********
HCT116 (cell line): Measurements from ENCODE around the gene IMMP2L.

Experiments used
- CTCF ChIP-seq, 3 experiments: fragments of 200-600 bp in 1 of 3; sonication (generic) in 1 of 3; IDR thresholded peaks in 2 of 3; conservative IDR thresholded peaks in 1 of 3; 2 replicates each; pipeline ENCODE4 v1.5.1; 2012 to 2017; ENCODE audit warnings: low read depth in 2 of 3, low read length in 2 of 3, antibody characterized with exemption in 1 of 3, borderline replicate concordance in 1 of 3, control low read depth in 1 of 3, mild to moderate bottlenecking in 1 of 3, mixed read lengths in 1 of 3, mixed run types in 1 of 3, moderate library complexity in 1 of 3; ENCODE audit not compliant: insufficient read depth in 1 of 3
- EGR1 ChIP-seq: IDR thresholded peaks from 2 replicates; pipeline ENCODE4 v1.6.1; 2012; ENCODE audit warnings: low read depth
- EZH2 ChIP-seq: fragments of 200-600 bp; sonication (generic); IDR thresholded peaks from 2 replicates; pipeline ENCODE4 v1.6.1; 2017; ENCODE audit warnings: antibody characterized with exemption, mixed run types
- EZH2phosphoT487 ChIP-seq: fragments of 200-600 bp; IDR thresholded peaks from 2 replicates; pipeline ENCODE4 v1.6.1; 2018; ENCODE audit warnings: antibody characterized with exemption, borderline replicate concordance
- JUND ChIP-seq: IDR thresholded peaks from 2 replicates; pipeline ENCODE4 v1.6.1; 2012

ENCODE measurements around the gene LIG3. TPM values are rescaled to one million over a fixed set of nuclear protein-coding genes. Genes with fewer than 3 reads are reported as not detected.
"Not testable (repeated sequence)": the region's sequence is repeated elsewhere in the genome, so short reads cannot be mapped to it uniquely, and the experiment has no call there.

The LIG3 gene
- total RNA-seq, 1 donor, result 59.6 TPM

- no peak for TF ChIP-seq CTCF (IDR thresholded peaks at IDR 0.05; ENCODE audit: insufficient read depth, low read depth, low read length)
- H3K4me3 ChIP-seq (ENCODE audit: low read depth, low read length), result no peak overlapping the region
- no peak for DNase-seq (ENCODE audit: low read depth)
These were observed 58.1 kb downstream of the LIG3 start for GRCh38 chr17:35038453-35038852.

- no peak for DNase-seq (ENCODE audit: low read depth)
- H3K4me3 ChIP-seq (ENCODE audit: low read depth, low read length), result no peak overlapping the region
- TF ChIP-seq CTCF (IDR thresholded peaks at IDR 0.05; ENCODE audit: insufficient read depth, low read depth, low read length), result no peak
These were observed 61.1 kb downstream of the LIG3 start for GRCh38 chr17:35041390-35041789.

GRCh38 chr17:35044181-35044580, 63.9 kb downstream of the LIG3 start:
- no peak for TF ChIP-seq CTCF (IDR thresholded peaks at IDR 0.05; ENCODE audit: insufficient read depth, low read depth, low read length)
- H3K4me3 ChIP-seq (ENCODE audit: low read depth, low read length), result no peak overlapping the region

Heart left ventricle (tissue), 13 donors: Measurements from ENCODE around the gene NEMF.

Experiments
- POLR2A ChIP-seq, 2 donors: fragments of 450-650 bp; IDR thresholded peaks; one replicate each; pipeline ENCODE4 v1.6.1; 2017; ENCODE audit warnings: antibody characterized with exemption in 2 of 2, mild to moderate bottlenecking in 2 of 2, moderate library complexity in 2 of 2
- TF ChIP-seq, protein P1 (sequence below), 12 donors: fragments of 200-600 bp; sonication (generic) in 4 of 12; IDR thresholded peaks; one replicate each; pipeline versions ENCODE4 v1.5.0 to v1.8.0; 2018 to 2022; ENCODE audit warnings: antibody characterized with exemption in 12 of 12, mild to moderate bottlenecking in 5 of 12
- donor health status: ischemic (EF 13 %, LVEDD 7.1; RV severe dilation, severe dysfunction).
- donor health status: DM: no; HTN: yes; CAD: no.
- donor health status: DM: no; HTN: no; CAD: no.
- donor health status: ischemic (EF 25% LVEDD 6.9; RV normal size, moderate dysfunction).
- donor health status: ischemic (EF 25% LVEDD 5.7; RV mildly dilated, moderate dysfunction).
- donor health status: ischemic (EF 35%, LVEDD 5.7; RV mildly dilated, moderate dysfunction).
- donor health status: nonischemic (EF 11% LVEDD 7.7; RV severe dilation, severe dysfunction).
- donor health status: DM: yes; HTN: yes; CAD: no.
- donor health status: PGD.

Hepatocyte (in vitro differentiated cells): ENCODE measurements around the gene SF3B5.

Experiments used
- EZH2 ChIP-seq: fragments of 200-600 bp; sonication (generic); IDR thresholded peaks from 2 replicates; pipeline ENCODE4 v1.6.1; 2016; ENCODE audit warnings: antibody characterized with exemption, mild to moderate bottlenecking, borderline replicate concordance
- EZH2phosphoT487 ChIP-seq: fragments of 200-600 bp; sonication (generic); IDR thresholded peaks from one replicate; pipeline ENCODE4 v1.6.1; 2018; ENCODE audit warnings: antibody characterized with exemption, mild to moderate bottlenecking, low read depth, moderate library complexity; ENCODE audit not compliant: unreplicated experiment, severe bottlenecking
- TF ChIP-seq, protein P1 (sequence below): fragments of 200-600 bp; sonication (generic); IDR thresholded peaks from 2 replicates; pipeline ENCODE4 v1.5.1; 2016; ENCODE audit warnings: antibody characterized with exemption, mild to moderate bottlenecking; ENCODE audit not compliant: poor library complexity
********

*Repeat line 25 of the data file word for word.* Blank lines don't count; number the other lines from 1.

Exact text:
- POLR2A ChIP-seq, 2 donors: fragments of 450-650 bp; IDR thresholded peaks; one replicate each; pipeline ENCODE4 v1.6.1; 2017; ENCODE audit warnings: antibody characterized with exemption in 2 of 2, mild to moderate bottlenecking in 2 of 2, moderate library complexity in 2 of 2